Never come between an Irish person and their 1970s bungalow

TV: My Bungalow Bliss turns out to be as bog standard as the homes it sets out to transform

My Bungalow Bliss: Liveline listeners bombarded Joe Duffy with complaints about Hugh Wallace’s new series

My Bungalow Bliss: Liveline listeners bombarded Joe Duffy with complaints about Hugh Wallace’s new series

 

Never come between an Irish person and their 1970s bungalow. Such was the message this week as some members of the public took umbrage at the suggestion that the nation’s stock of 40-year-old single-storey dwellings urgently needed updating.

RTÉ had described its new series My Bungalow Bliss (RTÉ One, Wednesday, 9.35pm) as a collaboration between “four innovative architects” and “four first-time bungalow homeowners” who were “desperately seeking a solution to their dark, damp and dated homes”.

This was perceived as disrespectful towards those who love their bungalows just as they are. Adding to the insult was a suggestion in a promo for the show that 1970s bungalows “were bog standard”. Cry havoc and unleash the listeners of Liveline, who bombarded Joe Duffy with complaints.

The problem with My Bungalow Bliss is that it sprinkles a pinch of social history into a standard property-makeover formula – but doesn’t go nearly far enough in conveying the bigger picture regarding Ireland and bungalows

Even if you couldn’t tell a bungalow from a gigolo, it set the scene for a lively hour of Wednesday-night telly. Alas, part one of My Bungalow Bliss wasn’t nearly as exciting as the storm in a cement mixer preceding it. “Bog standard” is the phrase, all right – but one that applies more to RTÉ’s slap-’em-up school of property television than to the bungalows that are the series’ focus.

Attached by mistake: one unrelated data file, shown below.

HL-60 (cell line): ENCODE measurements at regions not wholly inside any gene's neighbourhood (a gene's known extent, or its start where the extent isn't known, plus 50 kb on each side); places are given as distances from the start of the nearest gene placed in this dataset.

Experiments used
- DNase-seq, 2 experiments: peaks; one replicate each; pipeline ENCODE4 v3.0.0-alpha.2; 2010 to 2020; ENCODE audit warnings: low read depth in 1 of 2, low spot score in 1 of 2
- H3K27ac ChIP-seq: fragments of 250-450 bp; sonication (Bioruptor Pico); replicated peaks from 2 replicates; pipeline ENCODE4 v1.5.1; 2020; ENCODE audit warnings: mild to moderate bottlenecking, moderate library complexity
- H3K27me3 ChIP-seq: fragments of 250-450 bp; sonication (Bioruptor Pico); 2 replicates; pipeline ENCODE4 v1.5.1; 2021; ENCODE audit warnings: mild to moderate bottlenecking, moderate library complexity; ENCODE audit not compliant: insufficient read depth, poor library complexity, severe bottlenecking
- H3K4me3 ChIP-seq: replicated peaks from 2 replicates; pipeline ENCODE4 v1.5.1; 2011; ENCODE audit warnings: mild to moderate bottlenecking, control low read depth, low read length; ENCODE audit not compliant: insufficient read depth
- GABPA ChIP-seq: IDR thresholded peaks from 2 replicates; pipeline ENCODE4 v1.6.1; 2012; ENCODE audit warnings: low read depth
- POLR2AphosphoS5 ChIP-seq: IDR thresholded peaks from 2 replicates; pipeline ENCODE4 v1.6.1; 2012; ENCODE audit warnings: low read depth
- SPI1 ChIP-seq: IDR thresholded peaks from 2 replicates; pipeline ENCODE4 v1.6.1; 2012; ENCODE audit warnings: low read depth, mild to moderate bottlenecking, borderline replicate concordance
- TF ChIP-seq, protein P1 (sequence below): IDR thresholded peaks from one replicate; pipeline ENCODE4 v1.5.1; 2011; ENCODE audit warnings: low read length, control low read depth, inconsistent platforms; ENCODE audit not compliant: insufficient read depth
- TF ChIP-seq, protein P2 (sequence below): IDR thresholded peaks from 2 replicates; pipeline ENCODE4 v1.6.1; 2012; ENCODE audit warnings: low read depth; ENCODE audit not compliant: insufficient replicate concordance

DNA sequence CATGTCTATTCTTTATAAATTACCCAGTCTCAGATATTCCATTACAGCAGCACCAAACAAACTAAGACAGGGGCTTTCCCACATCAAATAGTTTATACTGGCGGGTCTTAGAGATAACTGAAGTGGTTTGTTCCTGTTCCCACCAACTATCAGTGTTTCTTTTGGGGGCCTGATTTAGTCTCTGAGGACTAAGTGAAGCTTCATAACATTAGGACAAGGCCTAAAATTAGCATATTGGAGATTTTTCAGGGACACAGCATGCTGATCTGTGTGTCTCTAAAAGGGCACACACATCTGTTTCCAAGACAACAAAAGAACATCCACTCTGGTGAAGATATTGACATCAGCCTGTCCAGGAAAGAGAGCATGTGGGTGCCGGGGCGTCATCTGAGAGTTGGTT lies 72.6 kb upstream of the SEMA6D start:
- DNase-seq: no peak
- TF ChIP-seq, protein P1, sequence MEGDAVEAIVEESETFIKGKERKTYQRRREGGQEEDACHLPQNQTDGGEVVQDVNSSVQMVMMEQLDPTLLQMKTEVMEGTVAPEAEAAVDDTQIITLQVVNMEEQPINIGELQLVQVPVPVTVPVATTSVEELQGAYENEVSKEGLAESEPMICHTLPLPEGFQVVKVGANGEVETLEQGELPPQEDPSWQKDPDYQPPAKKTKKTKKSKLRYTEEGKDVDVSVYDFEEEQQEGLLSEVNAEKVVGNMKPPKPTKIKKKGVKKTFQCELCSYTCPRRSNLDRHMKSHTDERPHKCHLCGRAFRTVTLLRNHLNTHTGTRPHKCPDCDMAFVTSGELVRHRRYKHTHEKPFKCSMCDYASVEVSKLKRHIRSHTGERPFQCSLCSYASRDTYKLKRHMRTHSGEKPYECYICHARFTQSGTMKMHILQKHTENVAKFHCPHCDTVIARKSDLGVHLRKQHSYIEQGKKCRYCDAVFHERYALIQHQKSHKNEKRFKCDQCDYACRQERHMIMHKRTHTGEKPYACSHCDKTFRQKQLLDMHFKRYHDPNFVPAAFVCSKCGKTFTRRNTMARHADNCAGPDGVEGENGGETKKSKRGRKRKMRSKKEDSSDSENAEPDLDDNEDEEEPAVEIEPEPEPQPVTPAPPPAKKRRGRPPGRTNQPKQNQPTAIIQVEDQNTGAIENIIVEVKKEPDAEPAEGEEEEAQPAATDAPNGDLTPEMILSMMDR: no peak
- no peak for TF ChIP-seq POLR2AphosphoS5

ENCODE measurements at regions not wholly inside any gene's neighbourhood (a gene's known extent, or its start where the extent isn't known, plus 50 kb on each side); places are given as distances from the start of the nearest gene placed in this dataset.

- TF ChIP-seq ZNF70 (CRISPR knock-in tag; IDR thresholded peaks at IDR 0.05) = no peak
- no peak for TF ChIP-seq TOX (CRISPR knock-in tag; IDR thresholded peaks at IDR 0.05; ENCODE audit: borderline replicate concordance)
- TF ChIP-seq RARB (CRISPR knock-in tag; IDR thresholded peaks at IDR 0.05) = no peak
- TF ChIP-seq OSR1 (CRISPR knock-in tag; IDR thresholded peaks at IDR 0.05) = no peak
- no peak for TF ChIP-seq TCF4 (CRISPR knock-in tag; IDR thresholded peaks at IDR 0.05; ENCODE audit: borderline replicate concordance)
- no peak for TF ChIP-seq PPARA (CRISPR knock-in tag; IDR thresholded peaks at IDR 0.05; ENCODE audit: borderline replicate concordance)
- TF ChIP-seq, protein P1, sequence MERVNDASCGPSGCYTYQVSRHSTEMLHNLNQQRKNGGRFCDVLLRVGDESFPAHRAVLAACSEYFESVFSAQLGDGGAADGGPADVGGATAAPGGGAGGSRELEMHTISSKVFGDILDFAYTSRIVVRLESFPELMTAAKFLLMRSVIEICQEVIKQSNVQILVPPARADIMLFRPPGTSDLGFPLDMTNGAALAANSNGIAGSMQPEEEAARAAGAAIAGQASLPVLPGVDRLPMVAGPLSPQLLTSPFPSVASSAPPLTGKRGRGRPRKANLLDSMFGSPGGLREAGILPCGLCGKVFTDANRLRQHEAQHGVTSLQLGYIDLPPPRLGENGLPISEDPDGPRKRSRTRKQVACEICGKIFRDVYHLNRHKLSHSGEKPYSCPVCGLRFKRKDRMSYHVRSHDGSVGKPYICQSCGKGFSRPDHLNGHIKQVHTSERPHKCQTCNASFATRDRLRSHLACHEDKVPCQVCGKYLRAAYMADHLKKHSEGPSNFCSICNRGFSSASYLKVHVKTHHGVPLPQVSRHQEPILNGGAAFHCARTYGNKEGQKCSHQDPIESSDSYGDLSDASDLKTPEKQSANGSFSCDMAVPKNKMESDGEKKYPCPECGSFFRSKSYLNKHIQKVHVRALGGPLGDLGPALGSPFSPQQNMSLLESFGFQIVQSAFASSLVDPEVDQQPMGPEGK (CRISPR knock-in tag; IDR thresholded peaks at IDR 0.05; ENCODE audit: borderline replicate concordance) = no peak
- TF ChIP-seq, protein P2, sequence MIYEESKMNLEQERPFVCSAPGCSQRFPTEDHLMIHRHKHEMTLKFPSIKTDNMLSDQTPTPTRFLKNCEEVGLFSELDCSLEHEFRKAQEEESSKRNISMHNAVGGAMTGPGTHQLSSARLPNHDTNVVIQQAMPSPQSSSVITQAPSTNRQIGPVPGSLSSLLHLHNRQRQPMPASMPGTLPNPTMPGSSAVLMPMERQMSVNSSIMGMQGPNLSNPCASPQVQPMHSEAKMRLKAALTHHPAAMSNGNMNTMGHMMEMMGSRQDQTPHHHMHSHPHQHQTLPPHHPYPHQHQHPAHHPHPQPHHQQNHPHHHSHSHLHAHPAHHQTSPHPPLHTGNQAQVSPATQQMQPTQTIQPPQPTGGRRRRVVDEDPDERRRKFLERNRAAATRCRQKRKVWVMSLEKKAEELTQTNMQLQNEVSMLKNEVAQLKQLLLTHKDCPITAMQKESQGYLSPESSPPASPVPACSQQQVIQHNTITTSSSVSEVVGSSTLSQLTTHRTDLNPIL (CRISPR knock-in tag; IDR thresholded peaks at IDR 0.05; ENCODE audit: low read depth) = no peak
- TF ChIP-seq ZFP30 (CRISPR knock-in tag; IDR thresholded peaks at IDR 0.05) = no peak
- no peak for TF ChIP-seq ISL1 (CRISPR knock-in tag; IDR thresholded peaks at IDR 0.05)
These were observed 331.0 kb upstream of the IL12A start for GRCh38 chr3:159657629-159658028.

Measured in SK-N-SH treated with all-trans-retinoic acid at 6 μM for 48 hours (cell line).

The problem with My Bungalow Bliss is that it sprinkles a pinch of social history into a standard property-makeover formula – but doesn’t go nearly far enough in conveying the bigger picture regarding Ireland and bungalows.

The origin story touched on goes back to the early 1970s, when Jack Fitzsimons’s Bungalow Bliss, a book of off-the-shelf bungalow plans, transformed the landscape of the Irish hinterland. Lookalike bungalows popped up all around our towns and villages, seemingly assembled from a sort of grim Irish Lego.

In My Bungalow Bliss the architect and designer Hugh Wallace – aka the senior judge on the RTÉ series Home of the Year – clops to the rescue of present-day homeowners who want to turn their properties into something more contemporary. And, so far as it goes, episode one ticks the boxes. We are introduced to Connemara-dwellers Niki Byrne and Davin Larkin, whose “cold, dark and warren-like” bungalow is transformed with the assistance of the Dublin practice Studio Red into a stylish open-plan dwelling with an on-trend corrugated roof.

Yet it is hard not to notice what is left out. My Bungalow Bliss breezes past the buildings’ physical and social impact on Irish society and entirely glosses over the potential environmental downsides of the ribbon developments that they involved. Was it really a positive for so many houses to be built outside urban areas through the 1970s and 1980s? And how should we feel about this sort of one-off living today, when we are supposedly pivoting towards more sustainable living? Would Greta Thunberg roll her eyes? Or, in the working-from-home era, are bungalows and rural lifestyles more ecofriendly than we might assume?

There is a gripping and provocative documentary be made about one-off housing and the long shadow of the 1970s bungalow. Sadly, My Bungalow Bliss isn’t it.

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